Head teachers have demanded an end to the "totally unacceptable" increase in attacks and threats from angry parents.

The National Association of Head Teachers, which has more than 30,000 members, said it handled 18 incidents of violence and intimidation against heads last month alone.

One head teacher received death threats, while four incidents related to physical attacks by pupils and parents who use violence as "a first resort", the union said.

The warnings follow similar complaints from classroom teachers' unions in recent months and calls for tougher rules on pupil and parent behaviour.

Speaking at the NAHT annual conference in Telford, Shropshire, general secretary David Hart said: "The rising level of abuse, threats and assaults by parents towards our members is totally and utterly unacceptable.

"Although we are still talking about a small minority of parents, this is what is happening on the 'front line' far too frequently.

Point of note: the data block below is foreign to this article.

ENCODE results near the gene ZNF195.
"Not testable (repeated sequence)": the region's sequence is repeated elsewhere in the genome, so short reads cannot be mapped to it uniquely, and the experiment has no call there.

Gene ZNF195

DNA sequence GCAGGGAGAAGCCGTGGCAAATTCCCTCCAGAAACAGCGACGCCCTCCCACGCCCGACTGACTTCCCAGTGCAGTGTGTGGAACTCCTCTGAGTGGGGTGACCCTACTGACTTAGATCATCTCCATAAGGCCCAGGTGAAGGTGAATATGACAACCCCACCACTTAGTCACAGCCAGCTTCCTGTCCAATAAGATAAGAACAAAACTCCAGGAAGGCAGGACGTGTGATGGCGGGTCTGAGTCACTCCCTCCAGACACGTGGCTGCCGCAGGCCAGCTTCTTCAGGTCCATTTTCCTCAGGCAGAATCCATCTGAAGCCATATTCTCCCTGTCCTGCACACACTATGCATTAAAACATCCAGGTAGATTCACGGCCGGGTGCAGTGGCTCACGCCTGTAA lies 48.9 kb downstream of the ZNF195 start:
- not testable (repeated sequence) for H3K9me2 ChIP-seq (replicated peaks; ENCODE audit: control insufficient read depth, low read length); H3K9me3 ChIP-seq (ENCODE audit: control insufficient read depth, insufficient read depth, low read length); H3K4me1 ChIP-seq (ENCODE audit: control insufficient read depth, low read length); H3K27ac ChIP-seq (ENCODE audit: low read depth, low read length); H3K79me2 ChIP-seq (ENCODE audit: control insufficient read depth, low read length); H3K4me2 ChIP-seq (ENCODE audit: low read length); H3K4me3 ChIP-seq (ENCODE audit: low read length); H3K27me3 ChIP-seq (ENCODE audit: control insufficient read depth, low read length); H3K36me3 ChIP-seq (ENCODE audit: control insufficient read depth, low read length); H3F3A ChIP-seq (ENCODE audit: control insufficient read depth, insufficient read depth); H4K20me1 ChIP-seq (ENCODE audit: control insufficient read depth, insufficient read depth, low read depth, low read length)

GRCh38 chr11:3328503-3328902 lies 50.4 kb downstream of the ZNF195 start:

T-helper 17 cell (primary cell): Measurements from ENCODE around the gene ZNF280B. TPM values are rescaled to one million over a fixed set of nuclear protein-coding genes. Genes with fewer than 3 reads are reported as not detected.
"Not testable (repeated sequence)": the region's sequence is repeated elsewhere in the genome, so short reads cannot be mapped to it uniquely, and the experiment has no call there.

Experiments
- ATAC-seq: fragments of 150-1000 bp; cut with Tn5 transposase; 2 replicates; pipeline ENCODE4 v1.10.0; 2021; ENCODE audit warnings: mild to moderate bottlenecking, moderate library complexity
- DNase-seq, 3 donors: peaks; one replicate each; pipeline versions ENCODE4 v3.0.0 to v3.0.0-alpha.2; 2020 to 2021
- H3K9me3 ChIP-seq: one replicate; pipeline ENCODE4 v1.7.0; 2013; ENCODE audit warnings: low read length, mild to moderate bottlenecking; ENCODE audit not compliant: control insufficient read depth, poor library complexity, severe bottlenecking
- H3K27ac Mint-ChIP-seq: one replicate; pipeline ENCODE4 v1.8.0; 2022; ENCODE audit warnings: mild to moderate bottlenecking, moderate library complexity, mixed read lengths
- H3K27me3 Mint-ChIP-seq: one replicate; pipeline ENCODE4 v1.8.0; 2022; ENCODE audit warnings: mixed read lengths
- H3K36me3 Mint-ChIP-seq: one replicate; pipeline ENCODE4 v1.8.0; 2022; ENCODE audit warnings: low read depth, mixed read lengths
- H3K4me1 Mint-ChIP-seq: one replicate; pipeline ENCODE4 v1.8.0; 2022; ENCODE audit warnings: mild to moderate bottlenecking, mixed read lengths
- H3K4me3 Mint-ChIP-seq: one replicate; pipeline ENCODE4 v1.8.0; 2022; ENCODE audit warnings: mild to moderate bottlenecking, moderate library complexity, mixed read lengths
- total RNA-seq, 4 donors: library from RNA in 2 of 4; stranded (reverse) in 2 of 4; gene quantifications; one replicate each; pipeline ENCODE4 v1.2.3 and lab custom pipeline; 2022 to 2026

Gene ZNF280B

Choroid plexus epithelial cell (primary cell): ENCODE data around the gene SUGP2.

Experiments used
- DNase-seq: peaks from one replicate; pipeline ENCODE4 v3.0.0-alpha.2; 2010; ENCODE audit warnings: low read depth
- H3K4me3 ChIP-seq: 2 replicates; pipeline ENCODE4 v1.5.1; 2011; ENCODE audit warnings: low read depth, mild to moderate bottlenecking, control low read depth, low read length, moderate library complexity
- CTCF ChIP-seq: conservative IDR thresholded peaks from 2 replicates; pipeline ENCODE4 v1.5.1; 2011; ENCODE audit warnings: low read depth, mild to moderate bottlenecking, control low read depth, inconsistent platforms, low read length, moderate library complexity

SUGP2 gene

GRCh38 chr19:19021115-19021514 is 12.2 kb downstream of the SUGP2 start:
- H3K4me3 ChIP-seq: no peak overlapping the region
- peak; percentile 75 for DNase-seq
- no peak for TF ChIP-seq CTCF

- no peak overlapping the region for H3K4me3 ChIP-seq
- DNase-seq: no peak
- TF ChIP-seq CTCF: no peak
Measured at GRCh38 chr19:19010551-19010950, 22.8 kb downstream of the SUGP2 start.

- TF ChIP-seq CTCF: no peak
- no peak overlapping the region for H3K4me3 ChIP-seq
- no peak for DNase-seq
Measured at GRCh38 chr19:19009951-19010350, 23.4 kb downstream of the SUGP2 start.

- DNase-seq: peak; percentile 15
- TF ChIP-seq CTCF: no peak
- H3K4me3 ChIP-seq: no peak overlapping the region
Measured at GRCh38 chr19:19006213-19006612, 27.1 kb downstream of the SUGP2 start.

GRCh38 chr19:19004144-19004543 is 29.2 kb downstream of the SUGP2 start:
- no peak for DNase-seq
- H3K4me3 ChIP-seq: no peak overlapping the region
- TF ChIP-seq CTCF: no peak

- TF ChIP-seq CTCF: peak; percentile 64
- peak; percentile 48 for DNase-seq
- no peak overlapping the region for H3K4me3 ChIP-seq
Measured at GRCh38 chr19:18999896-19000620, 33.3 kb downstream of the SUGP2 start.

"Some parents are unwilling to pursue their complaints by using the existing procedures properly.

"They use violence or threatened violence as a first resort.

"Governors, local authorities and the police must take the strongest possible action to support head teachers when they are faced with not only threats to themselves but also to their families."

NAHT figures for March showed the union dealt with 18 cases involving assaults, threatened assaults or abuse from parents or their families.

In eight incidents, parents were banned from the school site, while three cases related to threats of serious assault from pupils.

The union said verbal abuse and threats "often" continued to be directed at head teachers in their own homes - even extending to include their family members.

The figures come as both Labour and the Tories promise to get tough on violence and disruption in schools, with discipline a major education issue in the General Election.

Labour has backed a "zero tolerance" approach to all forms of disruption including low-level bad behaviour.

The Tories have pledged to back heads who decide to expel unruly pupils by abolishing the appeals panels that parents can use to get their children reinstated.